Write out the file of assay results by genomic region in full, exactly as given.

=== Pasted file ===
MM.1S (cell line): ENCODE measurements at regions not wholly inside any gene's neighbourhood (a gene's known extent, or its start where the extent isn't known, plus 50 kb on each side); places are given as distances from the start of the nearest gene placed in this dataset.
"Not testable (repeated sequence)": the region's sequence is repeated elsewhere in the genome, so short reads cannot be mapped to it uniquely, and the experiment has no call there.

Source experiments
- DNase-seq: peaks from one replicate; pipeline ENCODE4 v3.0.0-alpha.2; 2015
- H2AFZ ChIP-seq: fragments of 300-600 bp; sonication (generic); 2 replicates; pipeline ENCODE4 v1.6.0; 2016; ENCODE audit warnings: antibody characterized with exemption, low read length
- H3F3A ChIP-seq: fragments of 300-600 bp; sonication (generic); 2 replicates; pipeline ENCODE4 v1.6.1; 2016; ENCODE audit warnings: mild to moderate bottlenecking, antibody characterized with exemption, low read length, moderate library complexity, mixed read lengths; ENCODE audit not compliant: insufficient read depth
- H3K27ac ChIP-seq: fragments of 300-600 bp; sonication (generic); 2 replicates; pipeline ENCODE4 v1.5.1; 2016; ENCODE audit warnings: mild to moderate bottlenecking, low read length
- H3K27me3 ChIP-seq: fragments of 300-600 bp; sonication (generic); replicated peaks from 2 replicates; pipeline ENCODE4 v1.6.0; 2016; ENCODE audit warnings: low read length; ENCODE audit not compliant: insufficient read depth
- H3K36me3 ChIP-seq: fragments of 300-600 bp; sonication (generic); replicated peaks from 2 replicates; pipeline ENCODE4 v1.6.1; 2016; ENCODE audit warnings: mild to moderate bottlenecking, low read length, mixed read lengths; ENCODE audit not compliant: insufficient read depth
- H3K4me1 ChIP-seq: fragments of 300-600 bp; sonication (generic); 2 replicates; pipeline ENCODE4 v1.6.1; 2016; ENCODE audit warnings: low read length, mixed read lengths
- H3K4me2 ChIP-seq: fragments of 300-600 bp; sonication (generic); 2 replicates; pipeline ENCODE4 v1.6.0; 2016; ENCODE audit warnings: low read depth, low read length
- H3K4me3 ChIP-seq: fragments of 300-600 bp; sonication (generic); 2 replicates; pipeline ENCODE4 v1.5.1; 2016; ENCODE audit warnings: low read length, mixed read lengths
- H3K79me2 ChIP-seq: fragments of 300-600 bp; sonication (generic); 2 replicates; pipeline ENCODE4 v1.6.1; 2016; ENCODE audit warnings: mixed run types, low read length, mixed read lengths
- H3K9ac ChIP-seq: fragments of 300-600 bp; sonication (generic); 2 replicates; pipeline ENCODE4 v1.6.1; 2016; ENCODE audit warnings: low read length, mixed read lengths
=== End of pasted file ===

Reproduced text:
MM.1S (cell line): ENCODE measurements at regions not wholly inside any gene's neighbourhood (a gene's known extent, or its start where the extent isn't known, plus 50 kb on each side); places are given as distances from the start of the nearest gene placed in this dataset.
"Not testable (repeated sequence)": the region's sequence is repeated elsewhere in the genome, so short reads cannot be mapped to it uniquely, and the experiment has no call there.

Source experiments
- DNase-seq: peaks from one replicate; pipeline ENCODE4 v3.0.0-alpha.2; 2015
- H2AFZ ChIP-seq: fragments of 300-600 bp; sonication (generic); 2 replicates; pipeline ENCODE4 v1.6.0; 2016; ENCODE audit warnings: antibody characterized with exemption, low read length
- H3F3A ChIP-seq: fragments of 300-600 bp; sonication (generic); 2 replicates; pipeline ENCODE4 v1.6.1; 2016; ENCODE audit warnings: mild to moderate bottlenecking, antibody characterized with exemption, low read length, moderate library complexity, mixed read lengths; ENCODE audit not compliant: insufficient read depth
- H3K27ac ChIP-seq: fragments of 300-600 bp; sonication (generic); 2 replicates; pipeline ENCODE4 v1.5.1; 2016; ENCODE audit warnings: mild to moderate bottlenecking, low read length
- H3K27me3 ChIP-seq: fragments of 300-600 bp; sonication (generic); replicated peaks from 2 replicates; pipeline ENCODE4 v1.6.0; 2016; ENCODE audit warnings: low read length; ENCODE audit not compliant: insufficient read depth
- H3K36me3 ChIP-seq: fragments of 300-600 bp; sonication (generic); replicated peaks from 2 replicates; pipeline ENCODE4 v1.6.1; 2016; ENCODE audit warnings: mild to moderate bottlenecking, low read length, mixed read lengths; ENCODE audit not compliant: insufficient read depth
- H3K4me1 ChIP-seq: fragments of 300-600 bp; sonication (generic); 2 replicates; pipeline ENCODE4 v1.6.1; 2016; ENCODE audit warnings: low read length, mixed read lengths
- H3K4me2 ChIP-seq: fragments of 300-600 bp; sonication (generic); 2 replicates; pipeline ENCODE4 v1.6.0; 2016; ENCODE audit warnings: low read depth, low read length
- H3K4me3 ChIP-seq: fragments of 300-600 bp; sonication (generic); 2 replicates; pipeline ENCODE4 v1.5.1; 2016; ENCODE audit warnings: low read length, mixed read lengths
- H3K79me2 ChIP-seq: fragments of 300-600 bp; sonication (generic); 2 replicates; pipeline ENCODE4 v1.6.1; 2016; ENCODE audit warnings: mixed run types, low read length, mixed read lengths
- H3K9ac ChIP-seq: fragments of 300-600 bp; sonication (generic); 2 replicates; pipeline ENCODE4 v1.6.1; 2016; ENCODE audit warnings: low read length, mixed read lengths